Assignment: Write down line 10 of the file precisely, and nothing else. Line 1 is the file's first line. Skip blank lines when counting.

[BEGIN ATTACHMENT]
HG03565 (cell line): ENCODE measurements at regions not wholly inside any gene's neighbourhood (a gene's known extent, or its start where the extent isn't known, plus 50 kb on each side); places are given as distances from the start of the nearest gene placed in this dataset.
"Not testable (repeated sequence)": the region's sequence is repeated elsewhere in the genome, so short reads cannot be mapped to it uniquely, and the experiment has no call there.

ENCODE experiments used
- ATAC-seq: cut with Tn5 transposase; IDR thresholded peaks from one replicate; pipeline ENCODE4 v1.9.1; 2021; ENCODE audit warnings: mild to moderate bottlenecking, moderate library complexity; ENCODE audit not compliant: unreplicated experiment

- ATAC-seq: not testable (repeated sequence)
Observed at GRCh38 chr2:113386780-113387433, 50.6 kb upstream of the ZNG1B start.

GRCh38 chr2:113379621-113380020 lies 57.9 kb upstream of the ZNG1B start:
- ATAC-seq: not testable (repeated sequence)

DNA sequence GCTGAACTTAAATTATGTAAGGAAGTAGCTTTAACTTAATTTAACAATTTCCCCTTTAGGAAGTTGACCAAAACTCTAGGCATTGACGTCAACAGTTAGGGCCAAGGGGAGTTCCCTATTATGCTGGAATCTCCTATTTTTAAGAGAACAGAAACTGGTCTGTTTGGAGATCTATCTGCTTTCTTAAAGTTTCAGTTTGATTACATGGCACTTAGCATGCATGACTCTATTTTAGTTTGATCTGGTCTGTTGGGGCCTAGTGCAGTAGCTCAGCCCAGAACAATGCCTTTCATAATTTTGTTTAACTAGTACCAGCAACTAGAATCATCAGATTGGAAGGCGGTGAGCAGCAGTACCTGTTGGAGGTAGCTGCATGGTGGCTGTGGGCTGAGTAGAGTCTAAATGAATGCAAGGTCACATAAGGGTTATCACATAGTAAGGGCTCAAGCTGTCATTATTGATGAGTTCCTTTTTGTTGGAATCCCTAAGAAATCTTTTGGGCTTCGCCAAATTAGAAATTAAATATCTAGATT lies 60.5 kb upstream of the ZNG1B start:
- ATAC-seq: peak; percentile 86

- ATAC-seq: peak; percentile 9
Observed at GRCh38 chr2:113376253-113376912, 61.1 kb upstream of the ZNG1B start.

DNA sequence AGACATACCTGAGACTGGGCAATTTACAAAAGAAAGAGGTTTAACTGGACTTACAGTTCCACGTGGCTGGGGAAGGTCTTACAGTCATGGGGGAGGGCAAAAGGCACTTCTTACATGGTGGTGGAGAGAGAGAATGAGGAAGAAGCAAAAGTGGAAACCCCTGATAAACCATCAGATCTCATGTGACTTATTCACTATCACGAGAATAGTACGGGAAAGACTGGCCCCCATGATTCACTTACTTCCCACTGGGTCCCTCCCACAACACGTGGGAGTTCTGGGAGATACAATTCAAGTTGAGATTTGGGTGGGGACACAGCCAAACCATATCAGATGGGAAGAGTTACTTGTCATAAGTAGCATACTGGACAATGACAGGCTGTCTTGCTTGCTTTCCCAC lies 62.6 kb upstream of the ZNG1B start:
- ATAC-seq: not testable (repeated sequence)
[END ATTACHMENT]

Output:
- ATAC-seq: peak; percentile 86